“We generally don’t send cases over unless we think there’s enough evidence,” said David Kvam, a commander at the Maplewood Police Department.

Choi’s office declined to charge the men, saying in a letter to the family that the teenager’s “conflicting versions” of what happened that night made it unlikely they would win at trial.

“We strongly believe that no responsible prosecutor in the state of Minnesota would charge this case,” Choi told the Star Tribune.

Bradley Traaseth, Hannah’s father, begged Maplewood police to resubmit the case.

They did. Five months later, Choi’s office again declined to press charges, citing the same reasons. In total, Choi’s office would review the case four times, each time electing not to charge either of the men.

Bradley Traaseth is still furious.

“This should be an open-and-shut case,” he said.

But most people accused of sexual assault in Minnesota won’t ever face a reckoning in court.

In 2016, 481 people were convicted of felony-level sex assaults in Minnesota, the lowest total since 1983, according to data from the Minnesota Sentencing Guidelines Commission. Only 1 in 4 sexual assault cases in Minnesota is ever referred to a county attorney, according to a Star Tribune analysis of more than 1,300 sexual assault cases filed in 2015 and 2016.

Prosecutors reject half the cases police send them.

They reject cases that include DNA evidence, witnesses, and sometimes even confessions, records show. They rarely ask police to conduct additional investigations, case files show, and in interviews, victims say they are often never told why their assailant won’t be charged with a crime.

To Hannah Traaseth, not filing charges against the two men in her case confirmed her worst thoughts about herself and that night.

That she deserved it. That it was her fault. That she was worthless.

Other sex assault victims in Minnesota share that feeling.

In Mankato, three women living at a facility for vulnerable adults in 2015 accused the building caretaker of sexually assaulting them. One of the women uses a wheelchair. Records show the suspect first denied to a detective that he had any sexual contact with the women, then later changed his story to say it happened, but that it was consensual.

Mankato Police sent the case to the Blue Earth County Attorney’s Office hoping for attempted rape charges. Charges were declined, with an attorney writing in the police report that the case could not be proved “beyond a reasonable doubt.”

In Minneapolis, Melissa Miyashiro was certain she had a confession from the man she accused of raping her, and that it would lead to criminal charges.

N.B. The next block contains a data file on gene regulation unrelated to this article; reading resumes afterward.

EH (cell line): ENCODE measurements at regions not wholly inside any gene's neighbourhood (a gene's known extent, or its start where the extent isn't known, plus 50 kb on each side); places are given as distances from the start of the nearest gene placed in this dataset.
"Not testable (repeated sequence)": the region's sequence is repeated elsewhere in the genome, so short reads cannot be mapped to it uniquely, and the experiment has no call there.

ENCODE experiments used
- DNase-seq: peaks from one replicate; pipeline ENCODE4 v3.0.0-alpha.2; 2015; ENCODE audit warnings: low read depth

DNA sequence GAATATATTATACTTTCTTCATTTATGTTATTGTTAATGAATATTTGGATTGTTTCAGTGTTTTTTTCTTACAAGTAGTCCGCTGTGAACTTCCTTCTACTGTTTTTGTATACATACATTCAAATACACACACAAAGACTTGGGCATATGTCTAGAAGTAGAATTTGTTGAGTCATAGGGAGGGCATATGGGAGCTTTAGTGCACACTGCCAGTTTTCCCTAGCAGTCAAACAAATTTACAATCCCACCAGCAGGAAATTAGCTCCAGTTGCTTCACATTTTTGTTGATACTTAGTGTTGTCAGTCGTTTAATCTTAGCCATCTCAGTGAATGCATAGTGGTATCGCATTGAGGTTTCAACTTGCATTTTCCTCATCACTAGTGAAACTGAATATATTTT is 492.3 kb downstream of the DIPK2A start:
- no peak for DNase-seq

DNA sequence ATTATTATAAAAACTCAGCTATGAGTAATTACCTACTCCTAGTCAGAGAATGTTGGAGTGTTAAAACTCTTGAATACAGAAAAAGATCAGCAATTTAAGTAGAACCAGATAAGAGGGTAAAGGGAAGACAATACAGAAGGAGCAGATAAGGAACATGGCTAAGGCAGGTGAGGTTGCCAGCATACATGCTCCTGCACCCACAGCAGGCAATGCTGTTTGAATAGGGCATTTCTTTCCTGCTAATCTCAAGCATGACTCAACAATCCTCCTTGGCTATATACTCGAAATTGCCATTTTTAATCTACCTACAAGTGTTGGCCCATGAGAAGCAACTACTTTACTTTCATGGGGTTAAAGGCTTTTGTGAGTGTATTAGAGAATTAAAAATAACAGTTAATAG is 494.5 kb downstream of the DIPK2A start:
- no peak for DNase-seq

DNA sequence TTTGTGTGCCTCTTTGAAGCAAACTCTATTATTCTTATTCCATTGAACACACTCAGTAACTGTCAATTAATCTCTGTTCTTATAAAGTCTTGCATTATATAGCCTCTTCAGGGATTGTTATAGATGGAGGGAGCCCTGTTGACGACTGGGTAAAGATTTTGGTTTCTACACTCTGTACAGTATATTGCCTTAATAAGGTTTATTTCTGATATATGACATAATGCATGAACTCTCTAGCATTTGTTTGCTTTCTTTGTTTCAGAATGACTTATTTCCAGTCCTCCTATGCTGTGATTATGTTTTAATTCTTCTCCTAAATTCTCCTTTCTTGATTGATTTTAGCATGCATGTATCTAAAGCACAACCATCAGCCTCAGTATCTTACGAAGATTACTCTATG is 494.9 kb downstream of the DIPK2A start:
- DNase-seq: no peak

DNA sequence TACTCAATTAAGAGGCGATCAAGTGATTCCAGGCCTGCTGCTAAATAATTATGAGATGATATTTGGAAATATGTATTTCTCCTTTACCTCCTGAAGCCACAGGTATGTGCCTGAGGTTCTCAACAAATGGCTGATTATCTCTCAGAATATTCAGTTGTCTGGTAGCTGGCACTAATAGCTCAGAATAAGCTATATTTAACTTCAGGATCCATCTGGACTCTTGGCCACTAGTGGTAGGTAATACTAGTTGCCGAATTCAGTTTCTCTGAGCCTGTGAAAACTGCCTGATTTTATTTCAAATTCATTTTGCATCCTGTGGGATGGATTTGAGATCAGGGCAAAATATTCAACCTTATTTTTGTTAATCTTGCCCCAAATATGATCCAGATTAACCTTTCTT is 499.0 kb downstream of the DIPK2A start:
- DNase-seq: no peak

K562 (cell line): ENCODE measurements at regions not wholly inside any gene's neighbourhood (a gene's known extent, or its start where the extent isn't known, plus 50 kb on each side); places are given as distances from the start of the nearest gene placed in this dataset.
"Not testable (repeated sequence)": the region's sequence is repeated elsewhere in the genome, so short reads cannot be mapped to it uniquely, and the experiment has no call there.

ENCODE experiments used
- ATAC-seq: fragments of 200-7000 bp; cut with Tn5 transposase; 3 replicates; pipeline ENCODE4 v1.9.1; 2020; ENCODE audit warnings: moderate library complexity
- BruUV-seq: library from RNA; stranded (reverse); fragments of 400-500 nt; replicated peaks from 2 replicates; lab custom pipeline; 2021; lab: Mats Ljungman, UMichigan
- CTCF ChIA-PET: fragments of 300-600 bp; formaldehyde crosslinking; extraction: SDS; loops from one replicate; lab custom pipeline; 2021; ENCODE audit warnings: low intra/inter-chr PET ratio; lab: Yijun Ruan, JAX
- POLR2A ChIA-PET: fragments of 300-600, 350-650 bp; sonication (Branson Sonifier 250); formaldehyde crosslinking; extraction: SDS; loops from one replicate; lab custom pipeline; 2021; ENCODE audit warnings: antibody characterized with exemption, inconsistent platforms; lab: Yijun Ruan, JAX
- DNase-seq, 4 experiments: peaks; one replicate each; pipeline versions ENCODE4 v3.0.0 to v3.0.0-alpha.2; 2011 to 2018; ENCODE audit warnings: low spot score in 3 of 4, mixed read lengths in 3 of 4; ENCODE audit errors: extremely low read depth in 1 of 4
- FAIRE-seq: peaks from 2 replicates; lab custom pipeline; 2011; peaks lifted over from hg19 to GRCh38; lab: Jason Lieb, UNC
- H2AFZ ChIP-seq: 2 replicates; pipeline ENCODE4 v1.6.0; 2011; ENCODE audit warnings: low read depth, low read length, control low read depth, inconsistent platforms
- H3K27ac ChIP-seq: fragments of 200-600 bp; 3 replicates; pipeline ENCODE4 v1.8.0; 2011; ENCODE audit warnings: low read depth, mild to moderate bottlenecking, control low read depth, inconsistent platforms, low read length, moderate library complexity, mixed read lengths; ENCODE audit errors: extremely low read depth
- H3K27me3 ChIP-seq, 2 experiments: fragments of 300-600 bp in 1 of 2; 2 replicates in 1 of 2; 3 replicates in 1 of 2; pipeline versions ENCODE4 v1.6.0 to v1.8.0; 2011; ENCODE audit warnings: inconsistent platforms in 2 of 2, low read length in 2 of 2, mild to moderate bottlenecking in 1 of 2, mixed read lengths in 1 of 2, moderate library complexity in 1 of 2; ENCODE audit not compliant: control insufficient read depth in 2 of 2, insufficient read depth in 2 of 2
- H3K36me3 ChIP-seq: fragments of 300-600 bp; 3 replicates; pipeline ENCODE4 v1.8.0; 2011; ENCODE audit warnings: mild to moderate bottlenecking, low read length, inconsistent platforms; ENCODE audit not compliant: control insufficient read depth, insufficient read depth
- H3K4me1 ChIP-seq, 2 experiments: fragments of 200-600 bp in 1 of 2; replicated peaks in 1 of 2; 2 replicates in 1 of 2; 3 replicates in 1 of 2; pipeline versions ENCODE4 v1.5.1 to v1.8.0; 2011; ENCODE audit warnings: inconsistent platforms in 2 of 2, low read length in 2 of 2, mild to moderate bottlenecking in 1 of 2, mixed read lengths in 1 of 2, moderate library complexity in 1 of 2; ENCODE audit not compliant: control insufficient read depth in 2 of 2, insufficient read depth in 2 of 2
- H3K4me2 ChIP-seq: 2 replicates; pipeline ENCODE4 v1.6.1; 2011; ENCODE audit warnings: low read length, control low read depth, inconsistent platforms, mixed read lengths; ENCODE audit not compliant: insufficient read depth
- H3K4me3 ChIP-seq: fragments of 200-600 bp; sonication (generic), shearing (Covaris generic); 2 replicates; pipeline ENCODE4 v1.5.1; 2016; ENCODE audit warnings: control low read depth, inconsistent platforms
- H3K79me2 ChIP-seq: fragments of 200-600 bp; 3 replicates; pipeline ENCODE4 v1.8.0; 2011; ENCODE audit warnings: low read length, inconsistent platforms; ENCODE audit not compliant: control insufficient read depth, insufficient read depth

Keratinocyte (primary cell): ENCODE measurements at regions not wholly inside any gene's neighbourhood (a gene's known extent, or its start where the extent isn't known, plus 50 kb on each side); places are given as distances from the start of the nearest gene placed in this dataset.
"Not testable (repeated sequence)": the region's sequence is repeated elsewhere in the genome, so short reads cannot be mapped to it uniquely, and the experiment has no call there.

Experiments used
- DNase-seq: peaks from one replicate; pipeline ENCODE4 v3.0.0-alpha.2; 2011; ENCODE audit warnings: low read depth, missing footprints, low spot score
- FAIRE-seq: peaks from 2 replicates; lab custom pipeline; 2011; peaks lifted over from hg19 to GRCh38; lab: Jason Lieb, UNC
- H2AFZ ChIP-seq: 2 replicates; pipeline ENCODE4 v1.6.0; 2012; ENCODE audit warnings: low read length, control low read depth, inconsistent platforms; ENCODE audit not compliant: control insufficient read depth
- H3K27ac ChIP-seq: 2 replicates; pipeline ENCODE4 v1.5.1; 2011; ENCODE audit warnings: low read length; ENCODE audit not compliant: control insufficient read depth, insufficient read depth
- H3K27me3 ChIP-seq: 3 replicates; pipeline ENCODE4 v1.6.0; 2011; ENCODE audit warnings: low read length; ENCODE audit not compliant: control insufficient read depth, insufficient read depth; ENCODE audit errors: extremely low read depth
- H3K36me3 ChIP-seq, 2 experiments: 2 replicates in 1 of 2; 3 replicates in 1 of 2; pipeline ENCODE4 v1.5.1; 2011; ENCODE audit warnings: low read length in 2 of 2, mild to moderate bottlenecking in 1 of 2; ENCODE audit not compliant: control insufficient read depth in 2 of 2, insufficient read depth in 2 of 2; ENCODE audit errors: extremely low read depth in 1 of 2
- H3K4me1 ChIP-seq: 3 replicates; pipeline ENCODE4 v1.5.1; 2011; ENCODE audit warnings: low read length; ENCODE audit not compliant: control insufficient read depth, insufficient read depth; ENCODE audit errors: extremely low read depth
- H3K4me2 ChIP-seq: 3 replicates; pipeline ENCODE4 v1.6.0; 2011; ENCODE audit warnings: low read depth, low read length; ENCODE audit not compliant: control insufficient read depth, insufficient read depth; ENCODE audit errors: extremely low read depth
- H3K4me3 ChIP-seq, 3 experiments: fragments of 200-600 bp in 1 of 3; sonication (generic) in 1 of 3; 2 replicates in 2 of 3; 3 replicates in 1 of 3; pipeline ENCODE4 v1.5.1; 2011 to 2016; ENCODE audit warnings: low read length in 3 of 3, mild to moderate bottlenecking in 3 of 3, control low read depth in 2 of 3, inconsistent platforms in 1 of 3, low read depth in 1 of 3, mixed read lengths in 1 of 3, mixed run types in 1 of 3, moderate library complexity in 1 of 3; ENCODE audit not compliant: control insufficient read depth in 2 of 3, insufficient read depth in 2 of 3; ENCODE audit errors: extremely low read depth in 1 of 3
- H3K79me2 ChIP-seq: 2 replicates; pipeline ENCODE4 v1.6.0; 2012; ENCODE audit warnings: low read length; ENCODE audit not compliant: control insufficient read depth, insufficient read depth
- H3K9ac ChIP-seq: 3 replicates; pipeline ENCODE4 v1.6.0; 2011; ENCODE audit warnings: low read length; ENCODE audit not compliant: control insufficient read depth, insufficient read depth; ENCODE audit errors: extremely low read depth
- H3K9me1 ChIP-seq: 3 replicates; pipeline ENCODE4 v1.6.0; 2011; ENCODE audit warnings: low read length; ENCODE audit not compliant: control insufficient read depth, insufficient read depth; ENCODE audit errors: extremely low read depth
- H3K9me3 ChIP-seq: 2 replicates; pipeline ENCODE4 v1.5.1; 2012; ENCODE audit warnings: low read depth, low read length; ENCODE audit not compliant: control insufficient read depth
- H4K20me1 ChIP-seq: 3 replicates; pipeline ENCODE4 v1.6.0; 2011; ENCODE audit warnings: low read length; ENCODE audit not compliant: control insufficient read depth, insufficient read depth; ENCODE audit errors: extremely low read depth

In a conversation recorded with a detective present, the man admitted more than once that he did not listen to Miyashiro when she told him to stop, according to the police file and audio provided to the Star Tribune.

“I’m falling apart,” she told him early in the call, her voice shaking. “I don’t understand why you didn’t listen to me when I said no.”

“I don’t know either,” he quickly responded, adding “It was completely wrong of me.”

Throughout the nearly eight-minute phone call, she continued to press him as he repeatedly admitted that he couldn’t explain his actions.

“You know without permission it’s rape. It’s what that is,” she said.

“I do,” he replied. “And I’ll never forgive myself for it.”

The Hennepin County Attorney’s Office declined to charge the man. Miyashiro said a victim advocate told her that prosecutors turned down the case because she didn’t fight back or leave the house.

‘I don’t understand why you didn’t listen to me when I said no’

With a detective present, Melissa “Rabbitt” Miyashiro recorded a call with man she accused of rape. Listen below to parts of her call, which has been edited for length.
Warning: contains graphic language.

The jury would say: “Why didn’t you leave?’ ” Miyashiro recalled the advocate telling her. “ ‘The defense would be able to put grains of doubt in the minds of the jury.’ ”

In a statement, Chief Deputy Hennepin County Attorney David Brown did not specifically say why charges were declined, but said two different reviews of the case “required a thorough evaluation of all the evidence included in this investigation. That included the recorded apology which was not an admission of this crime.”